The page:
The Ontario government says industrial-scale wind power is needed for a “clean” “green” future. What’s really happening in Ontario? Higher electricity bills, HEALTH PROBLEMS, declining property values, the industrialization of rural communities, and NOISE—all for a technology that will never replace coal or fossil fuel power generation.

TURBINES ARE PROPOSED FOR THE OTTAWA AREA. Your community. Come hear the TRUTH about what could happen to your community if industrial wind turbines are built. It’s time to hear what provincial government and the wind developers aren’t telling you.

Speakers

IAN HANNAH: Prince Edward County resident Ian went from being supportive of wind turbines to learning what they are really all about. He now spearheads the legal challenge to Ontario’s Green Energy Act (GEA). This is the eve of his court case in Toronto.

JANET WHITE: Mother and Wolfe Island resident will tell us what it’s like living in the middle of an “industrial wind plant”, with noise and vibration.

 JOHN LAFORET: Wind Concerns Ontario president, speaks on the politics of energy in Ontario, how the GEA has affected democracy in Ontario, and on the need for health studies and science-based setbacks to protect Ontario’s rural citizens.

It’s not politically correct to tell the truth about wind farms…but truth is remarkable in that it can’t be covered up forever.” Mark Duchamp, European Platform Against Windfarms (EPAW)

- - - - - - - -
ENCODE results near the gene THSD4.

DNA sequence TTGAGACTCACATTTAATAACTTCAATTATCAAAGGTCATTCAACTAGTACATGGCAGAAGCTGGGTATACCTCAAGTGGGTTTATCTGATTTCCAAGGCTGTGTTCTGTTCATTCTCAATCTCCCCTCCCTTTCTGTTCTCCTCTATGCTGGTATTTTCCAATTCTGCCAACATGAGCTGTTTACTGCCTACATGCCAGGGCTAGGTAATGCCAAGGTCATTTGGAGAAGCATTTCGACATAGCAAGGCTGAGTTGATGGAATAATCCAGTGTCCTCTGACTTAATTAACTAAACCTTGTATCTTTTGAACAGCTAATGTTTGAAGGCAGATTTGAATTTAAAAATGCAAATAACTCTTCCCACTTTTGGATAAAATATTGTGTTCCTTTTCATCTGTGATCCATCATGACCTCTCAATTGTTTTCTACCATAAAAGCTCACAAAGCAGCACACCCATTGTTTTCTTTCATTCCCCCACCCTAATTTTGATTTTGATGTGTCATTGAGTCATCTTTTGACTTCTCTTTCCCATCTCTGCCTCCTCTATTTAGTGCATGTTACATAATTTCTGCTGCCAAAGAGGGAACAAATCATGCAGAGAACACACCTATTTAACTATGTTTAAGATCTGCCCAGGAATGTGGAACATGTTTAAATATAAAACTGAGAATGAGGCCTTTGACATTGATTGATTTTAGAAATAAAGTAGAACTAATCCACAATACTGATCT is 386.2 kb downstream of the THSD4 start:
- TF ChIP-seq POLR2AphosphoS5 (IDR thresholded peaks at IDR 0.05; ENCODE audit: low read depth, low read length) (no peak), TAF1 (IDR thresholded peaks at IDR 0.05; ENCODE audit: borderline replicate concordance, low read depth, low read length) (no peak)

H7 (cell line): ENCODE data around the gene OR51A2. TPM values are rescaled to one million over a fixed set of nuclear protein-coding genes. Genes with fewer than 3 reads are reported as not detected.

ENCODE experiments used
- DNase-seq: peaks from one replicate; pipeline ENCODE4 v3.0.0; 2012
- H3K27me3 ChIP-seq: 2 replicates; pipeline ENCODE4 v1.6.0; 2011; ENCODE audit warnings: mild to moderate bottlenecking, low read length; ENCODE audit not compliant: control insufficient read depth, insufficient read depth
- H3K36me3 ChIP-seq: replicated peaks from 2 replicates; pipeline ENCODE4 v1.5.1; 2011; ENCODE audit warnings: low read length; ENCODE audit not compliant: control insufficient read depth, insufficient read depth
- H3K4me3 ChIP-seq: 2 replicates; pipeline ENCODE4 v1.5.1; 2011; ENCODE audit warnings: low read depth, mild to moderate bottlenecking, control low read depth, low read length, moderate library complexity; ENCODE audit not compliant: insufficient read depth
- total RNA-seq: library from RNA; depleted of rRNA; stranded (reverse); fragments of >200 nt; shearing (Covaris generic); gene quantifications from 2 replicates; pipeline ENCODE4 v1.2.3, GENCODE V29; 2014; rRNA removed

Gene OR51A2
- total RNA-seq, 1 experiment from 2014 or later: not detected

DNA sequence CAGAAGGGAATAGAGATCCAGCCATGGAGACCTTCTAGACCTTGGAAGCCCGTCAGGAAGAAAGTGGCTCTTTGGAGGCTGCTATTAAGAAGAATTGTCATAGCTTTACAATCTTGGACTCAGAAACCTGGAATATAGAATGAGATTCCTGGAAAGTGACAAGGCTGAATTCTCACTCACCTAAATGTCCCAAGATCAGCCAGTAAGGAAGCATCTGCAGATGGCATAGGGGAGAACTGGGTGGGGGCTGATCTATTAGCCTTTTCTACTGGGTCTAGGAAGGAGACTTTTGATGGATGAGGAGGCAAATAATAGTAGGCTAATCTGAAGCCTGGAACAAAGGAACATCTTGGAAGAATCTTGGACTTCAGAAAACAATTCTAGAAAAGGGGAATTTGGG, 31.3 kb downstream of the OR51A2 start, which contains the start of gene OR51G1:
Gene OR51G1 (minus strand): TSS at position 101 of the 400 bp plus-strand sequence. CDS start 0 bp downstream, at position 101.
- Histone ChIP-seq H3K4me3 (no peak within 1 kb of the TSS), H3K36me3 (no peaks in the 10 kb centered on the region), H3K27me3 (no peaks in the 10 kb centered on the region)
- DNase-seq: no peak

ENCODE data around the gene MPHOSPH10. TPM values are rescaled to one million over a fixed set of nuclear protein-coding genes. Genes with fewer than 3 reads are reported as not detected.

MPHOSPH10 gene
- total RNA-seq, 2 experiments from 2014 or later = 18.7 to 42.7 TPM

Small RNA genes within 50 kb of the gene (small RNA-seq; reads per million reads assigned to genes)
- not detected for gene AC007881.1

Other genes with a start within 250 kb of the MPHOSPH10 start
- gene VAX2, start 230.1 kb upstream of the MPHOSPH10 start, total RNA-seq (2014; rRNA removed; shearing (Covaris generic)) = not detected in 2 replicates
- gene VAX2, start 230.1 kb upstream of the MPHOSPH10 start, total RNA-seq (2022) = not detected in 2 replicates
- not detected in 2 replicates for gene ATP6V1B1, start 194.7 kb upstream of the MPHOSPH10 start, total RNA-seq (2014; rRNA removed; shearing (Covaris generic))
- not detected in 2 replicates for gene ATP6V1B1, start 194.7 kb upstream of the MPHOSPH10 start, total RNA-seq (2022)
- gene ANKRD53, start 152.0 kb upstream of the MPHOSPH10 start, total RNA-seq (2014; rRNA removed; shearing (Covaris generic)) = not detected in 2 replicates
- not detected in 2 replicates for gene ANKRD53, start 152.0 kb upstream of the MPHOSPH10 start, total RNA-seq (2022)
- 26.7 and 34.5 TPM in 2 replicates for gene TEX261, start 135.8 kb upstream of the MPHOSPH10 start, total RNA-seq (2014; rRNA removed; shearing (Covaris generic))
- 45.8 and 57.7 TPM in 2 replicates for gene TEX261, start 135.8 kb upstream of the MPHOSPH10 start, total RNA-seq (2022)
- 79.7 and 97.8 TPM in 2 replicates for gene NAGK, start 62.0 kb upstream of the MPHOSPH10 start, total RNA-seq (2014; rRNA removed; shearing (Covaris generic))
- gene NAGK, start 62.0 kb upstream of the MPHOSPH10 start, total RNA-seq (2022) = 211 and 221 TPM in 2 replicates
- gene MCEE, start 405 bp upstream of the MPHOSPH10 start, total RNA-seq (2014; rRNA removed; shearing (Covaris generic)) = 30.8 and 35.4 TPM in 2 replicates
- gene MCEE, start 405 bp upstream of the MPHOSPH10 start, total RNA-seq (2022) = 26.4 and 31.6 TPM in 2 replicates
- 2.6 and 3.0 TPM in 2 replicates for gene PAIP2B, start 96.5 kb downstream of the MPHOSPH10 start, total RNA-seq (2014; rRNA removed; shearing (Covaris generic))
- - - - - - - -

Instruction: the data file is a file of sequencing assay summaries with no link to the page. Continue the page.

Wind turbine noise is not masked by background noise. This is a LIE promoted by the wind turbine business.” Dr Christopher Hanning, U.K.

 “The courts are where truth has the best chance.” Ian Gillespie, lawyer for Ian Hannah challenge.

This public information meeting is sponsored by:

 • North Gower Wind Action Group northgowerwindactiongroup@yahoo.ca

https://northgowerwindactiongroup.wordpress.com

 • South Branch Wind Opposition Group

 • Beckwith Responsible Wind Action Group

http://sites.google.com/site/beckwithresponsiblewindaction/

We are members of Wind Concerns Ontario

http://www.windconcernsontario.org

email: northgowerwindactiongroup@yahoo.ca 

Wind turbines don’t make good neighbours!!!!

 

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CBC’s The Current did a documentary on the industrial wind turbines on Wolfe Island, near Kingston, today. Called “Beauty and the Beast” it purported to examine what has happened on the island during the leasing process for wind turbines and now, what the effects has been on the community.

Health problems? Not discussed.

Bird kills? The one farmer interviewed said he farms right up to the base of the turbines and he never sees any dead bodies. (Wow, that’s scientific.) Transalta’s own research on the hundreds of bird deaths? Not a mention.

At the end of the program the message you’re left with is that it’s a “generational thing”. Specifically, anyone over 50 objcets to the industrial wind turbines because they don’t like change. “I can respect that,” said Ian Baines, the developer who began the Wolfe Island project, sold out to the larger developer and who is now planning 100 turbines offshore. But, he said, I think in a generation we’ll see that change is good.

Good for somebody. But not everybody. Expropriation without compensation.

For more information on Ian Baines, and on the future plans for Wolfe Island and Amherst Island, go to: http://www.amherstislandwindinfo.com/wi-shoals.htm

To hear the audio go to http://www.cbc.ca/thecurrent and click on featured audio on the right hand; it’s about 23 minutes long. (Forget about commenting, CBC closed the link to comments.)

Email us at northgowerwindactiongroup@yahoo.ca